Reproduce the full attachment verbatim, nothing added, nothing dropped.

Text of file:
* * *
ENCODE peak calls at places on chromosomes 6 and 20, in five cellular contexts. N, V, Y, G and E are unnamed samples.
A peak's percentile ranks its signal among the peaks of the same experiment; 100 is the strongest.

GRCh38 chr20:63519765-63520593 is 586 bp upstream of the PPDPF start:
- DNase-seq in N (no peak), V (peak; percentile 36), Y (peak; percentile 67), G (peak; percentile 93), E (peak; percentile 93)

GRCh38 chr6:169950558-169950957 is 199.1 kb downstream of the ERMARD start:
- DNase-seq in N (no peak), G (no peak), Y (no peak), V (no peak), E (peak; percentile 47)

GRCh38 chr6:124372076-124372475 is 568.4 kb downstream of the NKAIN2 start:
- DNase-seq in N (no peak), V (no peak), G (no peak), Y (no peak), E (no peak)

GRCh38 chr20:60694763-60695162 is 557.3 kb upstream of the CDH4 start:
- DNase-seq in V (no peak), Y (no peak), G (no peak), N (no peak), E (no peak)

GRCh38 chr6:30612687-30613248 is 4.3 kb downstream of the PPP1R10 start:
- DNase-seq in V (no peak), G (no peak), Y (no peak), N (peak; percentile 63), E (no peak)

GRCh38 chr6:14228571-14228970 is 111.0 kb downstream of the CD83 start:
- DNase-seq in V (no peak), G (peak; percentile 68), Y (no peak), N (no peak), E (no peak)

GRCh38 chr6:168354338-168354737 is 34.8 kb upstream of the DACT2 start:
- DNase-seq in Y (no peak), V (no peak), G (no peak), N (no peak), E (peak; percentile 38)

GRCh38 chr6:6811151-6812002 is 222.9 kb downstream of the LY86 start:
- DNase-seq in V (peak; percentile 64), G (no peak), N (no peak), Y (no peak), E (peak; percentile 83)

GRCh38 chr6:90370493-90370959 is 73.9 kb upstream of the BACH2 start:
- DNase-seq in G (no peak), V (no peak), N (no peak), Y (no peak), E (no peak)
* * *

ENCODE peak calls at places on chromosomes 6 and 20, in five cellular contexts. N, V, Y, G and E are unnamed samples.
A peak's percentile ranks its signal among the peaks of the same experiment; 100 is the strongest.

GRCh38 chr20:63519765-63520593 is 586 bp upstream of the PPDPF start:
- DNase-seq in N (no peak), V (peak; percentile 36), Y (peak; percentile 67), G (peak; percentile 93), E (peak; percentile 93)

GRCh38 chr6:169950558-169950957 is 199.1 kb downstream of the ERMARD start:
- DNase-seq in N (no peak), G (no peak), Y (no peak), V (no peak), E (peak; percentile 47)

GRCh38 chr6:124372076-124372475 is 568.4 kb downstream of the NKAIN2 start:
- DNase-seq in N (no peak), V (no peak), G (no peak), Y (no peak), E (no peak)

GRCh38 chr20:60694763-60695162 is 557.3 kb upstream of the CDH4 start:
- DNase-seq in V (no peak), Y (no peak), G (no peak), N (no peak), E (no peak)

GRCh38 chr6:30612687-30613248 is 4.3 kb downstream of the PPP1R10 start:
- DNase-seq in V (no peak), G (no peak), Y (no peak), N (peak; percentile 63), E (no peak)

GRCh38 chr6:14228571-14228970 is 111.0 kb downstream of the CD83 start:
- DNase-seq in V (no peak), G (peak; percentile 68), Y (no peak), N (no peak), E (no peak)

GRCh38 chr6:168354338-168354737 is 34.8 kb upstream of the DACT2 start:
- DNase-seq in Y (no peak), V (no peak), G (no peak), N (no peak), E (peak; percentile 38)

GRCh38 chr6:6811151-6812002 is 222.9 kb downstream of the LY86 start:
- DNase-seq in V (peak; percentile 64), G (no peak), N (no peak), Y (no peak), E (peak; percentile 83)

GRCh38 chr6:90370493-90370959 is 73.9 kb upstream of the BACH2 start:
- DNase-seq in G (no peak), V (no peak), N (no peak), Y (no peak), E (no peak)